Part of the reason composite characters don’t work, other than what I have said before, is that if you really write about a Person, make the description of that person and the events accurate, and are willing to take responsibility for it by putting your name on the blog, there will be basically one person who is or is not pissed off and may or may not talk to you about it. I intend not to put myself in this position in the future, but I think this is an accurate assessment of that choice. On the other hand, composite characters written about anonymously guarantee that there will be fifteen or twenty people seeing themselves in each player you have in any given narrative. And if you add a dash of paranoia (I know this is in short supply in the academy, but still--) many of them will be strangers, more or less, who don't know you well enough to know that you don't sit at home Sundays looking for people to crucify. So anonymous blog posts can end up being little literary cluster bombs creating that redundant thing we have learned about from the Bushies, “collateral damage.”

Another reason being anonymous didn’t work for me is really internal to Zen - er, Wesleyan, stultifying features of which I was trying to escape following the Unfortunate Events. Like being watched and talked about all the time and treated like yesterday's news for having done the teaching and institutional work I was asked to do while struggling to find time for my scholarship even as other people were chosen to be groomed as "the scholars." What happened to me during the last three years nearly destroyed me as a writer and an intellectual (I am actually not joking about this), and I had to start all over again, recreating a literary voice for myself and a confidence that I could command an audience with my thoughts and prose, from the ground up. It was either that or quit. And I didn’t want the blog to be about Wesleyan, because there are certain colleges and universities where, no matter how much you distinguish yourself as an individual outside the institution, it is always about effin’ Wesleyan. It’s kind of a weird institutional narcissism that I suspect is specific to elite colleges and universities that are simultaneously oppressive and have much to offer, where people have all the normal discontents and are so privileged at the same time that outsiders wonder what could possibly be wrong with their lives.

Do not dare feel sorry for me about this, and let me underline the point: I am a highly privileged, senior faculty member at a very wealthy institution, and many other bloggers are not. Furthermore, regardless of this messy coming-out period, my strategy actually worked. Because of this blog *and its audience*, I was able to start writing again, to finish articles that were lying about undone, to write a book review for the Village Voice, to write a book proposal, to get going on revising the book that various people and committees eliminated all over during the Unfortunate Events, to do a ton of research on a new project and to begin speaking about some critical reforms that might really help faculty – on the right and the left – enjoy their work as academics again. In other words: I Saved Myself. And I have been transformed into something more powerful as a result of my trials.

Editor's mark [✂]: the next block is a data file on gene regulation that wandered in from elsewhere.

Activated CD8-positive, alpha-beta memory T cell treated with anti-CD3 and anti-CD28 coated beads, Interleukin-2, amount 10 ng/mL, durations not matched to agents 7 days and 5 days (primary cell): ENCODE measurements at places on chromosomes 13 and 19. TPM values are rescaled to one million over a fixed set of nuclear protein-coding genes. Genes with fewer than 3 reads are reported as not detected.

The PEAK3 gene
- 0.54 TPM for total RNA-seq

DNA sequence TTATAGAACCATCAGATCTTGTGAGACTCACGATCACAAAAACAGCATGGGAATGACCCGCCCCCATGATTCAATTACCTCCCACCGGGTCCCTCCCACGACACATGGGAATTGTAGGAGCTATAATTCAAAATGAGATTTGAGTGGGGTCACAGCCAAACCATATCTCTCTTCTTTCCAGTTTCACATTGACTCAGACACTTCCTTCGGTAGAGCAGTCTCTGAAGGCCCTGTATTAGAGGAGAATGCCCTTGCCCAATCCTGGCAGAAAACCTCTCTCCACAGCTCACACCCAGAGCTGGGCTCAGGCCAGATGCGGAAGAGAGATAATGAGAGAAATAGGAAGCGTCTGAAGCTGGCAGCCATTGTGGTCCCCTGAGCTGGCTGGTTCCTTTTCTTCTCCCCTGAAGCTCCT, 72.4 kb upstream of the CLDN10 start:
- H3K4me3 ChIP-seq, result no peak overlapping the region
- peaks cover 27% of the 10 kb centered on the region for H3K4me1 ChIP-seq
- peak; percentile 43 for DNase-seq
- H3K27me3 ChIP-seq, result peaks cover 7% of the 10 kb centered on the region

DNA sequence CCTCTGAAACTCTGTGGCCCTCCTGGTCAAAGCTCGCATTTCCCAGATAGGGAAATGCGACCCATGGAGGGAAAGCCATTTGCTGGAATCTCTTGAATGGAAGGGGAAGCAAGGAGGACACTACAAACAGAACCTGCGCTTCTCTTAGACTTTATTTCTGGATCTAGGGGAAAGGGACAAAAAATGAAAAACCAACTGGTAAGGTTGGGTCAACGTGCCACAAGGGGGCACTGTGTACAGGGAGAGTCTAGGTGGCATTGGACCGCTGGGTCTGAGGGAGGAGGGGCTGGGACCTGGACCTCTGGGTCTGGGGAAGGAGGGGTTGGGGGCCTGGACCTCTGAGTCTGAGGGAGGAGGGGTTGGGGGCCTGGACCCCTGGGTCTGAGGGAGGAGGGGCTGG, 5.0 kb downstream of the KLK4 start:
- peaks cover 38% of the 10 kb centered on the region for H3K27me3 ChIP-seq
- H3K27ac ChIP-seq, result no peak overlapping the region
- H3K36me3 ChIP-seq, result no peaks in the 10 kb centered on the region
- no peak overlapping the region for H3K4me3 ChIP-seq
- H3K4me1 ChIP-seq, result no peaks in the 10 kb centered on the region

So really, I am less like Dorothy Gale and more like the Incredible Hulk.

But it is also true that in being anonymous, the blog did end up being about Wesleyan, far more than I wanted to admit before I was uncovered. I have also discovered that there are many people who simply assume that anonymity is a sign that you have something to hide, and that blogging anonymously makes you more or less an unstable, or even unstrustworthy, person. This has nothing to do with who the Radical is, or who she has been, as an intellectual or a political creature, but to a number of people this is clearly beside the point.

Therefore, in its anonymous incarnation, the blog is provoking some of the things I was trying to evade, such as gossip, misperceptions and misrepresentations that are annoying to me and to others. I have one friend (an untenured person in fact who displayed a level of maturity and friendship that should cause hir to be tenured immediately) who called immediately upon discovering the blog and said, “I love it but do not ever write about me.” This was useful – not because I was going to write about this person – but because I could actually say that and be properly reassuring. And this friend has been one of the people whose counsel has been really important as I rethink my blogging ethic. So I would like to extend that position – the possibility of speaking to me – to whatever public I have. Use it or not as you will, but now, my friends, you know everything I know.